[linux-lvm] Reserve space for specific thin logical volumes

Xen list at xenhideout.nl
Thu Sep 14 03:19:34 UTC 2017

Zdenek Kabelac schreef op 13-09-2017 21:17:

> Please if you can show the case where the current upstream thinLV
> fails and you lose your data - we can finally start to fix something.

Hum, I can only say "I owe you one" on this.

I mean to say it will have to wait, but I hope to get to this at some 

> I'm still unsure what problem you want to get resolved from pretty
> small group of people around dm/lvm2 - do you want from us to rework
> kernel page-cache ?
> I'm simply still confused what kind action you expect...
> Be specific with real world example.

I think Brassow Jonathan's idea is very good to begin with (thank you 
sir ;-)).

I get that you say that kernel space solution is impossible to implement 
(apart from not crashing the system, and I get that you say that this is 
no longer the case) because checking several things would prolong 
execution paths considerably, is what you say.

And I realize that any such thing would need asynchronous checking and 
updating some values and then execution paths that need to check for 
such things which I guess could indeed by rather expensive to actually 

I mean the only real kernel experience I have was trying to dabble with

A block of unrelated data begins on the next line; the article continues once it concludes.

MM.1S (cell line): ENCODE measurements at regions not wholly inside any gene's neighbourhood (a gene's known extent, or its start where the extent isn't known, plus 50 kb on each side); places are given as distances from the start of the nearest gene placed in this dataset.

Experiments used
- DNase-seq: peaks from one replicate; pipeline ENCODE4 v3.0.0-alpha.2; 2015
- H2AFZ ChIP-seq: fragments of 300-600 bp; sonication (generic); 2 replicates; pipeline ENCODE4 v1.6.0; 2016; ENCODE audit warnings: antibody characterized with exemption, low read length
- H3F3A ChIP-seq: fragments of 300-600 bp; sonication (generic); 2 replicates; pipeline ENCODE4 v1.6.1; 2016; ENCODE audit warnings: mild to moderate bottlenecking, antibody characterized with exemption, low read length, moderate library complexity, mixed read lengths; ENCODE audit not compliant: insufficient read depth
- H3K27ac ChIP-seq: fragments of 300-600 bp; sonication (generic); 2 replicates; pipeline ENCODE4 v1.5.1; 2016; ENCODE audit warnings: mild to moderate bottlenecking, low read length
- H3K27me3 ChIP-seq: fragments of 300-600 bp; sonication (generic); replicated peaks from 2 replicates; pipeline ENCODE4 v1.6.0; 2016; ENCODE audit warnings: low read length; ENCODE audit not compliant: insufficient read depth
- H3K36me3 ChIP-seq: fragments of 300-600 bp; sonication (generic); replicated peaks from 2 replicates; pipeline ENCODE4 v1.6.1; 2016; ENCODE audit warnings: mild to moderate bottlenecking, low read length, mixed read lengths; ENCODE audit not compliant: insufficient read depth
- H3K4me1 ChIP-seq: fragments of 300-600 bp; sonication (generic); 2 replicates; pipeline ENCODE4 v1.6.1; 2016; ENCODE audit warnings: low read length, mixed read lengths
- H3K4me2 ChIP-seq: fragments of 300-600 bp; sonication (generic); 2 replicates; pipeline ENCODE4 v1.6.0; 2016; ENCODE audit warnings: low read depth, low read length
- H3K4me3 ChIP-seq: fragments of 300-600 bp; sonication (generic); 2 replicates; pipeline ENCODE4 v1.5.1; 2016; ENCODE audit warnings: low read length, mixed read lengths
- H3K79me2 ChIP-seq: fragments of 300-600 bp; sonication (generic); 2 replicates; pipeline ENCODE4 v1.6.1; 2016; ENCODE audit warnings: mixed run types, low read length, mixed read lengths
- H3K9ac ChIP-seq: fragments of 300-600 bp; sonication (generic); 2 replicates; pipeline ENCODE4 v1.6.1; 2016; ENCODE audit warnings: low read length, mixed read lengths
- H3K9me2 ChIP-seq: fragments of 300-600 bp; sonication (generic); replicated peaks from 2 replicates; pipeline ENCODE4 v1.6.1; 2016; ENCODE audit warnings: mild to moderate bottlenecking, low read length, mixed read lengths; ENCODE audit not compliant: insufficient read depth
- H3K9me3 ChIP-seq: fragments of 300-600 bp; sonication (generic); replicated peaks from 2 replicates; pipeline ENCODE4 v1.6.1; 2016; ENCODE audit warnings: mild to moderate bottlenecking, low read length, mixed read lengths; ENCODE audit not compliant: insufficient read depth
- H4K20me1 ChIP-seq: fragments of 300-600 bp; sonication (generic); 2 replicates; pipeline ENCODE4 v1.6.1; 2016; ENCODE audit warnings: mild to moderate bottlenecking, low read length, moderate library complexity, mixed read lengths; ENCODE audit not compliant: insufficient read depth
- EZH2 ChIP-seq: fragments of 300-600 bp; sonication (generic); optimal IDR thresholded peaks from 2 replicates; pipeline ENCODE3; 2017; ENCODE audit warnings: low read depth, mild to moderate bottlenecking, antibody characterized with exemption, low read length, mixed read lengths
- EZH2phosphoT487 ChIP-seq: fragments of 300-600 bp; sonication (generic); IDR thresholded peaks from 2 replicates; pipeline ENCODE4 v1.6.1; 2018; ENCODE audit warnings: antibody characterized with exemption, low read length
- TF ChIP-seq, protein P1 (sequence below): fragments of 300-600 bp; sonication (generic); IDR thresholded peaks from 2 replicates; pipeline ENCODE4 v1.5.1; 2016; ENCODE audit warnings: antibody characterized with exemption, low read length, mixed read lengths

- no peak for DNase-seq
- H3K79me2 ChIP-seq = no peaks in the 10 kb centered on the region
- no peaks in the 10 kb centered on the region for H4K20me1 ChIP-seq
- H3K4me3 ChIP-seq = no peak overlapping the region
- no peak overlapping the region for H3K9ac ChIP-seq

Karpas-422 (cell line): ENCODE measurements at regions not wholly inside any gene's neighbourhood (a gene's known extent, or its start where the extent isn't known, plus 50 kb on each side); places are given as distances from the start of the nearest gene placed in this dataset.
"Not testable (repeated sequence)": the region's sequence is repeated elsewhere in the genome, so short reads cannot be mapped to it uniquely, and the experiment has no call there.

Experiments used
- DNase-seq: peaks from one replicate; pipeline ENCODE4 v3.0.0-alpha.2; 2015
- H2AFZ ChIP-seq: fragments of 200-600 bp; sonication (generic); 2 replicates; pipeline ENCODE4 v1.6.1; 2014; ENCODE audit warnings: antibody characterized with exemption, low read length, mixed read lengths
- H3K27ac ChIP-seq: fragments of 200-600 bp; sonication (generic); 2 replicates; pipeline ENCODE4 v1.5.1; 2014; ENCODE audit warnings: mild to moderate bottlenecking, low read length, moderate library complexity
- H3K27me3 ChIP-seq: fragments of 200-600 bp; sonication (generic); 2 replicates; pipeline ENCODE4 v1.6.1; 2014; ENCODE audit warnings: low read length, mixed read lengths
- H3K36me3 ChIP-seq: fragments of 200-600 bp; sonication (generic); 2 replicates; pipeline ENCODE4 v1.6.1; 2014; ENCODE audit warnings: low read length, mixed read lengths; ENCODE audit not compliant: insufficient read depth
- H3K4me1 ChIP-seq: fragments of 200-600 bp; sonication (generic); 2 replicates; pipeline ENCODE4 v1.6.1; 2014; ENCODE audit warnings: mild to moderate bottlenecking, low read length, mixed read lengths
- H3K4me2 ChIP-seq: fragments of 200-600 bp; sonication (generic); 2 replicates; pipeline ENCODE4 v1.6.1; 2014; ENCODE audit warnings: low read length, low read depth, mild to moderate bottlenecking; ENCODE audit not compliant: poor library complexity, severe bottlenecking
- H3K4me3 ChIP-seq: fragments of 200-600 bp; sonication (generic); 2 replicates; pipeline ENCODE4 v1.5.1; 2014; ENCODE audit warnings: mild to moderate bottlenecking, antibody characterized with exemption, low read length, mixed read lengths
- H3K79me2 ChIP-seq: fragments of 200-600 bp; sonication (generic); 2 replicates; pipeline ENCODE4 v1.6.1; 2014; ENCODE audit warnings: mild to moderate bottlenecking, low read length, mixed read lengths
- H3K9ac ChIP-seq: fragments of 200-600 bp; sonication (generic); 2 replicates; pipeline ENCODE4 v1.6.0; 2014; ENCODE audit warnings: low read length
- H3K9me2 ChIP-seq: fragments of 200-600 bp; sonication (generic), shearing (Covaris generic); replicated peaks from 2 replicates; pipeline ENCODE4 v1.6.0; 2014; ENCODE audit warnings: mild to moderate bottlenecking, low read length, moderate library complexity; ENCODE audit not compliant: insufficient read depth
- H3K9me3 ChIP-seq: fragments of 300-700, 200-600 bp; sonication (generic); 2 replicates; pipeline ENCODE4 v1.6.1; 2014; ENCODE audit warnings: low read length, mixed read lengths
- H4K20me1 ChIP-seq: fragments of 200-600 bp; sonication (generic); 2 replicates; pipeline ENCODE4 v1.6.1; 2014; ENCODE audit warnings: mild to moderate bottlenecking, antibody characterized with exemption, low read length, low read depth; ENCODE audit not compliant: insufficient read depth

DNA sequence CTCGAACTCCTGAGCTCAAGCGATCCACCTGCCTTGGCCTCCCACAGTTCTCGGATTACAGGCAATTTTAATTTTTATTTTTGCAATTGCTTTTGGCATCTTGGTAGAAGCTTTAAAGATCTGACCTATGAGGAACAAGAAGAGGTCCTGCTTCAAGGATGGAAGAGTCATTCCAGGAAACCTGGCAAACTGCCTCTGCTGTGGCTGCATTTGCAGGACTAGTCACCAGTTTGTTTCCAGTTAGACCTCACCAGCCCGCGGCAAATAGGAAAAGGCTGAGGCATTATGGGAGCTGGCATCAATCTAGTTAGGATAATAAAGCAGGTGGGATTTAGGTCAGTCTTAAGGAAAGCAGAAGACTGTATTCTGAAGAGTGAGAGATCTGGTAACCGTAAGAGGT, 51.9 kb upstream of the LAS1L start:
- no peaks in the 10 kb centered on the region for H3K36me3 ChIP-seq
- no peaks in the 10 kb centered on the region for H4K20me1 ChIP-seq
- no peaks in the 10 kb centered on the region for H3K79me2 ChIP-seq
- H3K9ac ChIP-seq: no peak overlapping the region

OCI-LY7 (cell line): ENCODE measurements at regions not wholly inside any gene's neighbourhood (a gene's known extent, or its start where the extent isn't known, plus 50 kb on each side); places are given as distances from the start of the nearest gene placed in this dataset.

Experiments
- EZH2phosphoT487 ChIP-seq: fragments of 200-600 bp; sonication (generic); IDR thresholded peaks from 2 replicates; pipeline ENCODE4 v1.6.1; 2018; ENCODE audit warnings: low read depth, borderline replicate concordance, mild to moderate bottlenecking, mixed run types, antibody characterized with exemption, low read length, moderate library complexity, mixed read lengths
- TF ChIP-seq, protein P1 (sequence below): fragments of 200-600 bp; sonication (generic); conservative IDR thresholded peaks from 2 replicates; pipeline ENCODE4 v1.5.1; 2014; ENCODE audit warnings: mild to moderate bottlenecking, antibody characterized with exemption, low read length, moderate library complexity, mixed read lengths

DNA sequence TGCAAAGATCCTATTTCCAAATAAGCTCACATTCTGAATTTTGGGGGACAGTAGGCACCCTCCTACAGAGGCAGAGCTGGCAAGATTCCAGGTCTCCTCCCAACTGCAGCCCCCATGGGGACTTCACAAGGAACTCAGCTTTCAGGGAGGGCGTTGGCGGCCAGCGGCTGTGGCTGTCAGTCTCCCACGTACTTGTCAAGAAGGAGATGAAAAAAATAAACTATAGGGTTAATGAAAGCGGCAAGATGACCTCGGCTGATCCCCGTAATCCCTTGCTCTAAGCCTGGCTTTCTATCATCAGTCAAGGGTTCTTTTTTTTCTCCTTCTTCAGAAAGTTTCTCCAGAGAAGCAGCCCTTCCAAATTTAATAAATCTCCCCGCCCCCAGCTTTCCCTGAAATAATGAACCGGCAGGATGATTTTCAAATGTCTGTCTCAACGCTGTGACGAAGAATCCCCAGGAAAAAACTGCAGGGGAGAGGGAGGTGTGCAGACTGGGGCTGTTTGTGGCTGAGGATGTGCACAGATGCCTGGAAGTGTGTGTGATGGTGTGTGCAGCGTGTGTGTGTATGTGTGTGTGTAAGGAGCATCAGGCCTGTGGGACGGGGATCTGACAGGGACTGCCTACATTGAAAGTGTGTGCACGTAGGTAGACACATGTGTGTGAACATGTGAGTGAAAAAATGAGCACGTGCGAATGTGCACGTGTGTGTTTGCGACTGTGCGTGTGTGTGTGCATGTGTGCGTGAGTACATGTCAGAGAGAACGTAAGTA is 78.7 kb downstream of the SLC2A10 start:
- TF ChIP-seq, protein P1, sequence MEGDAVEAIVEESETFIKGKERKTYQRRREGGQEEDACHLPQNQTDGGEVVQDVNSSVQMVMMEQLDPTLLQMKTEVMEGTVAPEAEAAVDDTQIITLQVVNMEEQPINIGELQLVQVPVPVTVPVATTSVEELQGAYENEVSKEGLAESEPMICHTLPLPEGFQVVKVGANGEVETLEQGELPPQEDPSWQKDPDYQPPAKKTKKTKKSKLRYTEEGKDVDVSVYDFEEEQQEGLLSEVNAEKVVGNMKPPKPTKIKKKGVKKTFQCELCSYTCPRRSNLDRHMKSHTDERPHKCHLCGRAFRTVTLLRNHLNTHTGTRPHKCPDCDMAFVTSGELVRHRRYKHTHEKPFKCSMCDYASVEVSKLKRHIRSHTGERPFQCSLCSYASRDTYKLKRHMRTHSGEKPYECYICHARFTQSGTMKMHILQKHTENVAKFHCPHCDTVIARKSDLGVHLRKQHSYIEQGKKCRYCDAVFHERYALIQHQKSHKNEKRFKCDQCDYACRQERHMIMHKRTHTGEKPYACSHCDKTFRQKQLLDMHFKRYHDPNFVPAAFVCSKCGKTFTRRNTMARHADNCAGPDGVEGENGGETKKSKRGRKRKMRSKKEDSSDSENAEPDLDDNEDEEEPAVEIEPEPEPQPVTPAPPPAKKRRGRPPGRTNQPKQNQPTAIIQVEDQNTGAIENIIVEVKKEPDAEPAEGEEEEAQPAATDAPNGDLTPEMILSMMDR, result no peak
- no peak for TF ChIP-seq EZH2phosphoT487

filename_lookup and path_lookupat or whatever it was called. I mean 
inode path lookups, which is a bit of the same thing. And indeed even a 
single extra check would have incurred a performance overhead.

I mean the code to begin with differentiated between fast lookup and 
slow lookup and all of that.

And particularly the fast lookup was not something you'd want to mess 
with, etc.

But I absolutely have no issue to begin with I want to say with 
asynchronous 'intervention' even if it is not byte accurate, as you say 
in the other email.

And I get that you prefer user-space tools doing the thing...

And you say there that this information is hard to mine.

And that the "thin_ls" tool does that.

It's just that I don't want it to be 'random' and depending on your 
particular random sysadmin doing the right thing in isolation of all 
other random sysadmins having to do the right thing all in isolation of 
each other all writing the same code.

At the very least if you recognise your responsibility, which you are 
doing now, we can have a bit of a framework that is delivered by 
upstream LVM so the thing comes out more "fully fleshed" and sysadmins 
have less work to do, even if they still have to customize the scripts 
or anything.

Most ideal thing would definitely be something you "set up" and then the 
thing takes care of itself, ie. you only have to input some values and 

But intervention in forms of "fsfreeze" or whatever is very personal, I 
get that.

And I get that previously auto-unmounting also did not really solve 
issues for everyone.

So a general interventionalist policy that is going to work for everyone 
is hard to get.

So the only thing that could work for everyone is if there is actually a 
block on new allocations. If that is not possible, then indeed I agree 
that a "one size fits all" approach is hardly possible.

Intervention is system-specific.

Regardless at least it should be easy to ensure that some constraints 
are enforced, that's all I'm asking.

Regards, (I'll respond further in the other email).

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